I’ve recently been auditing a course with Jason Farman on “Space, Place, and Identity in the Digital Age” and he assigned a piece that was so profoundly relevant to this blog that I had to post about it immediately.
Lev Manovich’s 2006 article “The poetics of augmented space” published in Visual Communication (which he had apparently been working on since 2002 [edit: the article was actually first published in 2002]) is the earliest that I am aware of anyone using the term “augmented reality” in the broader sociological context of social interaction that flows between digital and physical (as opposed to the more limited computer science definition that describes it as merely the overlaying of digital information on the physical environment).
Manovich used the concept in much the same way we have developed it here on the blog. Arguably, augmented reality has been the defining topic of conversation. Here are a few sample posts:
” The Hole in Our Thinking about Augmented Reality” by Whitney Erin Boesel (this has the best summary of the discussion)
“Digital Dualism versus Augmented Reality” by Nathan Jurgenson (this is the most cited and most important because it coined “digital dualism” as the opposite of augmented reality)
“Virtual, Mediated, and Augmented Reality” by PJ Rey
“Breaking Bread, Breaking Digital Dualism” by Zeynep Tufekci (on her own blog)
“Towards theorizing an augmented reality” by Nathan Jugenson (written prior to the start of Cyborgology)
“Defending and Clarifying the Term Augmented Reality” by Nathan Jugenson
“Cyborgs and the Augmented Reality they Inhabit” by PJ Rey
“Augmented Reality: Cyborgology” by Bruce Sterling (for Wired)
“Facebook – Homepage for a Cyborg Planet” by Nathan Jurgenson & PJ Rey (the Cyborgology Blog’s kickoff post)
As far as I can tell, none of us were aware of Manovich’s article. So, I’ll summarize his main theoretical points. He’s engaging in a phenomenology of augmented reality and, thus, exploring how we experience it. Seeing the implosion of physical and digital, Manovich asks:
do we end up with a new experience in which the spatial and information layers are equally important? In this case, do these layers add up to a single phenomenological gestalt or are they processed as separate layers?
Basically, do we experience the social world as singular or as a duality? Manovich makes an important observation–one that we may have been too quick to gloss over in our previous work: Augmentation always occurs in space, and space isn’t uniform. We experience augmentation differently under different circumstances: “we may add new information to our experience – or we may add an altogether different experience.” (I think he is missing something here, but more on that later).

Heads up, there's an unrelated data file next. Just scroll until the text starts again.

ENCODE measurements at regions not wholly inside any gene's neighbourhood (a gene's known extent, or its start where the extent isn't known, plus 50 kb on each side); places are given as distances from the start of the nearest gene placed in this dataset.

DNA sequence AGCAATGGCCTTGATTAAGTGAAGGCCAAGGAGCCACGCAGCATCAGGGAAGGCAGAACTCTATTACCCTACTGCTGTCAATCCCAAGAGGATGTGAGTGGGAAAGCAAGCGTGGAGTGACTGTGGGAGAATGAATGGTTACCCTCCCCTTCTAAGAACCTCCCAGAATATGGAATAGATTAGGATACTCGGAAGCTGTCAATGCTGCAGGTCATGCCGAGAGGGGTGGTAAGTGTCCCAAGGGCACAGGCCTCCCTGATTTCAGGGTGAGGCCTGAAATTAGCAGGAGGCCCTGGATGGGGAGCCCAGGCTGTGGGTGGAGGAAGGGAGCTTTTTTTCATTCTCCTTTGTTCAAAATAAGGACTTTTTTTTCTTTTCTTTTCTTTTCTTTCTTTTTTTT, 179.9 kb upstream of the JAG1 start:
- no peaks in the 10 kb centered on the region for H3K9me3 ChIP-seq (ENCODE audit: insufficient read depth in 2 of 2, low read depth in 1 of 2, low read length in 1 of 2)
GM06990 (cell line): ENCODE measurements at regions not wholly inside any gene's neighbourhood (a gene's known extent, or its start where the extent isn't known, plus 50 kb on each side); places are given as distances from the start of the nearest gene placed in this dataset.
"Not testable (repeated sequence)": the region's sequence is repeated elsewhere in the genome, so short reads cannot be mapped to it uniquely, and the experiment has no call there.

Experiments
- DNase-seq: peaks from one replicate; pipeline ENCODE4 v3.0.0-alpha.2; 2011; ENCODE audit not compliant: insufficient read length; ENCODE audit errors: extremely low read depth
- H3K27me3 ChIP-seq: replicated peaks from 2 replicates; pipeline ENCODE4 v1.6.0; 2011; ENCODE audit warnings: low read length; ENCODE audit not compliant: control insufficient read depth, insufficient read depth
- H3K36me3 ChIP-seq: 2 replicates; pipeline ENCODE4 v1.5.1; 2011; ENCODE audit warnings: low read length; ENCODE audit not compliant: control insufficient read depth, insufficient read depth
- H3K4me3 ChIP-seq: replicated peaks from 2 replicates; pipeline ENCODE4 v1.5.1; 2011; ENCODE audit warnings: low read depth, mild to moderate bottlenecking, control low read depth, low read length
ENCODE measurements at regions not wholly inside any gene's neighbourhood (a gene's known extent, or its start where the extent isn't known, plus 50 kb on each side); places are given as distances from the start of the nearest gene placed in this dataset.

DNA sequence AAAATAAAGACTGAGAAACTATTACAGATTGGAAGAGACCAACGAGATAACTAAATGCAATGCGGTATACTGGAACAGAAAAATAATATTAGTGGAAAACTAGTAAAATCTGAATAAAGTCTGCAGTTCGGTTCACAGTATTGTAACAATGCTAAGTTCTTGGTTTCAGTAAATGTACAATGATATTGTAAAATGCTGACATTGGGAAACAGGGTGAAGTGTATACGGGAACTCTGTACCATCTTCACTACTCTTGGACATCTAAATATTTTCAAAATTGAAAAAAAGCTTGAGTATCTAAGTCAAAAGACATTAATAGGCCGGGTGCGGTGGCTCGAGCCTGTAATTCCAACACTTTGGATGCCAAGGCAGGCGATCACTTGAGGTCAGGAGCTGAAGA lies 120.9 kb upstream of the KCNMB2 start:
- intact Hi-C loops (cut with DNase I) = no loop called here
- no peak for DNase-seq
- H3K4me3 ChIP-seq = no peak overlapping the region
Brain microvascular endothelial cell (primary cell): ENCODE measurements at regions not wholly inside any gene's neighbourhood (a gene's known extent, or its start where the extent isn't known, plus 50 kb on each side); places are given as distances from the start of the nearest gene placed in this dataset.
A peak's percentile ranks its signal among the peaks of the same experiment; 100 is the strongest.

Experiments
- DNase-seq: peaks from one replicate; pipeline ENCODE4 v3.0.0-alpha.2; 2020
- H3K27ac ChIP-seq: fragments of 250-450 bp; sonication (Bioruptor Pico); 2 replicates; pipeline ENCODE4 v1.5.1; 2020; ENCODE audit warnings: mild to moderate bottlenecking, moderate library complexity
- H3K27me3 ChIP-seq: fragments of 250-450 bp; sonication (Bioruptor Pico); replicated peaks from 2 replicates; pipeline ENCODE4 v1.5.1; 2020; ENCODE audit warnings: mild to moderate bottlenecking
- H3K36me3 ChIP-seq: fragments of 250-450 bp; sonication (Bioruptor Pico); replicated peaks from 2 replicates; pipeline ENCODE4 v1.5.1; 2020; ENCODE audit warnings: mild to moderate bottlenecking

For this reason, Manovich focuses less on “augmented reality” and more on “augmented space,” which he describes as
overlaying the physical space with the dynamic data. I will use the term ‘augmented space’ to refer to this new kind of physical space. As I have already mentioned, this overlaying is often made possible by the tracking and monitoring of users. In other words, the delivery of information to users in space and the extraction of information about those users are closely connected. Thus, augmented space is also monitored space.
Like Foucault, Manovich sees space as inseparable from power, thus he sees augmentation as inseparable from power. Going on and off of the “grid” of augmented space means moving in and out of zones of surveillance and control.
This is where I find Manovich’s framework to be flawed: Manovich sees augmented reality as something external to us–as something we just sort of stumble into. For Manovich, the subject is prior to augmented reality. In Haraway’s language, Manovich sees us as goddesses, not cyborgs. We are not of augmented reality, it is just a space we enter. This is all wrong. My Facebook profile doesn’t disappear when I go off the grid. It waits patiently for my return. The way I conceive of and interact with the world is shaped by the existence of Facebook and the entire environment of digital documentation and digitally-mediated communication, regardless of whether I am on the grid at a given moment. As Pierre Bordieu might say, I have developed a pattern of habits, behaviors, and beliefs (a habitus) that are appropriate to augmented reality. Whether or not my environment is inconsistent, my cyborg subjectivity stays intact throughout.
Manovich is too wedded Foucault, who saw disciplinary power confined to institutions–to the “carceral archipelago” and it’s “theaters of punishment.” Yet, we know that even when we leave school, work, or prison, these institutions leave an indelible mark upon us (why else would we need re-integration programs for prisoners?). We internalize these institutions–the contours of their spaces–and carry them with us. As Nathan Jurgenson put it, we come to view the world through “the Facebook eye.”
Moreover, the Panopticon is no longer the proper metaphor for surveillance. One does not simply escape augmented reality by going off the grid, because everyone else we meet will still be carrying the Facebook eye with them. Our interactions will always be viewed as potential future posts for Facebook no matter the space. Being out of cell range does not make us forget social media exists nor does it make us forget our previous interactions with it. Surveillance is not top-down; it is between the many. Even when we are outside the space that an institution occupies, we are still surrounded by the subjects it creates.
As I have said previously, “you can log off but you can’t opt out.”
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